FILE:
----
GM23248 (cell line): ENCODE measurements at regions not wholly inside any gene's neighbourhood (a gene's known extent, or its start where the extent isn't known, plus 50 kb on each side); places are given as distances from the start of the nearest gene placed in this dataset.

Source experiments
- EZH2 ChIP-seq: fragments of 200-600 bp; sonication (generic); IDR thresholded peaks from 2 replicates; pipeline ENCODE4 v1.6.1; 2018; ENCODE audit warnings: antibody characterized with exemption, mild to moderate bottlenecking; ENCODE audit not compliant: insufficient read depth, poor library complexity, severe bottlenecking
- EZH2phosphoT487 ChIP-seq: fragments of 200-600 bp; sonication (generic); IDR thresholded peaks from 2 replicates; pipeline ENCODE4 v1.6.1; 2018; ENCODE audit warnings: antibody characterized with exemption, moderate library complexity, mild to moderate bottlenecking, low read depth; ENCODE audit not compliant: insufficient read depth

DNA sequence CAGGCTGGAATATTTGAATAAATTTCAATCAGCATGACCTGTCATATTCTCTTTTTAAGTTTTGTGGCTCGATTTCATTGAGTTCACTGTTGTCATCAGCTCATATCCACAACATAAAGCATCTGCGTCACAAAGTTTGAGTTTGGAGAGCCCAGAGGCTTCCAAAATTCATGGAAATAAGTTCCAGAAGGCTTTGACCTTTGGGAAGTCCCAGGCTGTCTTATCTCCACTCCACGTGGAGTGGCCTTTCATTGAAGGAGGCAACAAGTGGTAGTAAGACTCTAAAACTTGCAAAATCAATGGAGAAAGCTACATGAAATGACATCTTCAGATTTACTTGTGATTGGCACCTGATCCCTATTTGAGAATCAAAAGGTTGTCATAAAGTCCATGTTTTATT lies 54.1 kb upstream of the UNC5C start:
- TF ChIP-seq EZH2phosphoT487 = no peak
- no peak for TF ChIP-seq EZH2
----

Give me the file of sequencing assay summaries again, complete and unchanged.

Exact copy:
GM23248 (cell line): ENCODE measurements at regions not wholly inside any gene's neighbourhood (a gene's known extent, or its start where the extent isn't known, plus 50 kb on each side); places are given as distances from the start of the nearest gene placed in this dataset.

Source experiments
- EZH2 ChIP-seq: fragments of 200-600 bp; sonication (generic); IDR thresholded peaks from 2 replicates; pipeline ENCODE4 v1.6.1; 2018; ENCODE audit warnings: antibody characterized with exemption, mild to moderate bottlenecking; ENCODE audit not compliant: insufficient read depth, poor library complexity, severe bottlenecking
- EZH2phosphoT487 ChIP-seq: fragments of 200-600 bp; sonication (generic); IDR thresholded peaks from 2 replicates; pipeline ENCODE4 v1.6.1; 2018; ENCODE audit warnings: antibody characterized with exemption, moderate library complexity, mild to moderate bottlenecking, low read depth; ENCODE audit not compliant: insufficient read depth

DNA sequence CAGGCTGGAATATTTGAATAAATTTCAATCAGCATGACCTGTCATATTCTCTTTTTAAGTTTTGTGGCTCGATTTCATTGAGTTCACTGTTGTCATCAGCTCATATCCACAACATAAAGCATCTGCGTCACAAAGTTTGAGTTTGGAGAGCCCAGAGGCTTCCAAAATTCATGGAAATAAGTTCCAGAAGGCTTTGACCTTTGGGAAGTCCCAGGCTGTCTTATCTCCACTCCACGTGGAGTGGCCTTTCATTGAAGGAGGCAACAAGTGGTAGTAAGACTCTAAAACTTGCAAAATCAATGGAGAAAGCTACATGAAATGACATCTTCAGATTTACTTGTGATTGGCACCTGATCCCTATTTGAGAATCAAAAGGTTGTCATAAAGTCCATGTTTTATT lies 54.1 kb upstream of the UNC5C start:
- TF ChIP-seq EZH2phosphoT487 = no peak
- no peak for TF ChIP-seq EZH2